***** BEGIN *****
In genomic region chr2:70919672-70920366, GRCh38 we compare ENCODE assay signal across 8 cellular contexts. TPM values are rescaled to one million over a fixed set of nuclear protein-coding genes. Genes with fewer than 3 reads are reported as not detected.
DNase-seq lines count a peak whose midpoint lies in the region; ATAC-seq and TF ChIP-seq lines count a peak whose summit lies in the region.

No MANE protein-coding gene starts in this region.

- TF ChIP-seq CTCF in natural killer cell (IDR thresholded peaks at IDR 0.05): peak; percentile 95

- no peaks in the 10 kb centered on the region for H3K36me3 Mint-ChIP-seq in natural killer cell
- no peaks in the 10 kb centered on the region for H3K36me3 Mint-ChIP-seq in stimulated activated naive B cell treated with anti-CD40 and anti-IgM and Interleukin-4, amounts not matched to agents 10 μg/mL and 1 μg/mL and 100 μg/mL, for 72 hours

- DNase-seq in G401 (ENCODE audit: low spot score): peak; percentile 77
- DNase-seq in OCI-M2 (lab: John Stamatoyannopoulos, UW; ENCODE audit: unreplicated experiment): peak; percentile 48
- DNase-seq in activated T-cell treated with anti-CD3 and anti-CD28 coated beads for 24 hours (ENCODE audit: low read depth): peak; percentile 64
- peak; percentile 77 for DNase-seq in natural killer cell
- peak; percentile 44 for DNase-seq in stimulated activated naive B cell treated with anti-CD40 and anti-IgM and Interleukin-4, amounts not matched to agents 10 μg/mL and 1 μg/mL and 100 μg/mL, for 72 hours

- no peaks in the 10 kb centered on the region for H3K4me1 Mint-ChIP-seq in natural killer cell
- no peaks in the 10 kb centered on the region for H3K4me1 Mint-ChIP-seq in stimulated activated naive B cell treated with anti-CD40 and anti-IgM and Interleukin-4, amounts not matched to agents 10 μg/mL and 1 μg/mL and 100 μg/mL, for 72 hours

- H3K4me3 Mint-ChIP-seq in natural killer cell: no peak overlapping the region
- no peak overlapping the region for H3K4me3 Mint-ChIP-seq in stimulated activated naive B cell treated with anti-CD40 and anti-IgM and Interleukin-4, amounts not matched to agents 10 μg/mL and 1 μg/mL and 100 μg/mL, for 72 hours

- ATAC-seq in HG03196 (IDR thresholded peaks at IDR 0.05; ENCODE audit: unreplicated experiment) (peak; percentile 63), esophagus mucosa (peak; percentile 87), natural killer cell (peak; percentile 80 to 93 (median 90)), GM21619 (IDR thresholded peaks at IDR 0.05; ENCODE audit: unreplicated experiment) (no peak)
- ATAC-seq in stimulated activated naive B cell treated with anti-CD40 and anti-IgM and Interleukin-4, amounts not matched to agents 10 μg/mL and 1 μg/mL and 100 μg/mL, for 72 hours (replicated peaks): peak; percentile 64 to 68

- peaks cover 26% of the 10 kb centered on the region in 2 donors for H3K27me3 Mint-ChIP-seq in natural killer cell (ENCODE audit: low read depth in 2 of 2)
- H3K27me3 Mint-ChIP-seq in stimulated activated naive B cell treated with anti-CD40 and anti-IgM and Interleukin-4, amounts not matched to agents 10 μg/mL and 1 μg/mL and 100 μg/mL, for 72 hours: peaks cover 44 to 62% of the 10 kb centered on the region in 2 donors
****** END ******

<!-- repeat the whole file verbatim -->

In genomic region chr2:70919672-70920366, GRCh38 we compare ENCODE assay signal across 8 cellular contexts. TPM values are rescaled to one million over a fixed set of nuclear protein-coding genes. Genes with fewer than 3 reads are reported as not detected.
DNase-seq lines count a peak whose midpoint lies in the region; ATAC-seq and TF ChIP-seq lines count a peak whose summit lies in the region.

No MANE protein-coding gene starts in this region.

- TF ChIP-seq CTCF in natural killer cell (IDR thresholded peaks at IDR 0.05): peak; percentile 95

- no peaks in the 10 kb centered on the region for H3K36me3 Mint-ChIP-seq in natural killer cell
- no peaks in the 10 kb centered on the region for H3K36me3 Mint-ChIP-seq in stimulated activated naive B cell treated with anti-CD40 and anti-IgM and Interleukin-4, amounts not matched to agents 10 μg/mL and 1 μg/mL and 100 μg/mL, for 72 hours

- DNase-seq in G401 (ENCODE audit: low spot score): peak; percentile 77
- DNase-seq in OCI-M2 (lab: John Stamatoyannopoulos, UW; ENCODE audit: unreplicated experiment): peak; percentile 48
- DNase-seq in activated T-cell treated with anti-CD3 and anti-CD28 coated beads for 24 hours (ENCODE audit: low read depth): peak; percentile 64
- peak; percentile 77 for DNase-seq in natural killer cell
- peak; percentile 44 for DNase-seq in stimulated activated naive B cell treated with anti-CD40 and anti-IgM and Interleukin-4, amounts not matched to agents 10 μg/mL and 1 μg/mL and 100 μg/mL, for 72 hours

- no peaks in the 10 kb centered on the region for H3K4me1 Mint-ChIP-seq in natural killer cell
- no peaks in the 10 kb centered on the region for H3K4me1 Mint-ChIP-seq in stimulated activated naive B cell treated with anti-CD40 and anti-IgM and Interleukin-4, amounts not matched to agents 10 μg/mL and 1 μg/mL and 100 μg/mL, for 72 hours

- H3K4me3 Mint-ChIP-seq in natural killer cell: no peak overlapping the region
- no peak overlapping the region for H3K4me3 Mint-ChIP-seq in stimulated activated naive B cell treated with anti-CD40 and anti-IgM and Interleukin-4, amounts not matched to agents 10 μg/mL and 1 μg/mL and 100 μg/mL, for 72 hours

- ATAC-seq in HG03196 (IDR thresholded peaks at IDR 0.05; ENCODE audit: unreplicated experiment) (peak; percentile 63), esophagus mucosa (peak; percentile 87), natural killer cell (peak; percentile 80 to 93 (median 90)), GM21619 (IDR thresholded peaks at IDR 0.05; ENCODE audit: unreplicated experiment) (no peak)
- ATAC-seq in stimulated activated naive B cell treated with anti-CD40 and anti-IgM and Interleukin-4, amounts not matched to agents 10 μg/mL and 1 μg/mL and 100 μg/mL, for 72 hours (replicated peaks): peak; percentile 64 to 68

- peaks cover 26% of the 10 kb centered on the region in 2 donors for H3K27me3 Mint-ChIP-seq in natural killer cell (ENCODE audit: low read depth in 2 of 2)
- H3K27me3 Mint-ChIP-seq in stimulated activated naive B cell treated with anti-CD40 and anti-IgM and Interleukin-4, amounts not matched to agents 10 μg/mL and 1 μg/mL and 100 μg/mL, for 72 hours: peaks cover 44 to 62% of the 10 kb centered on the region in 2 donors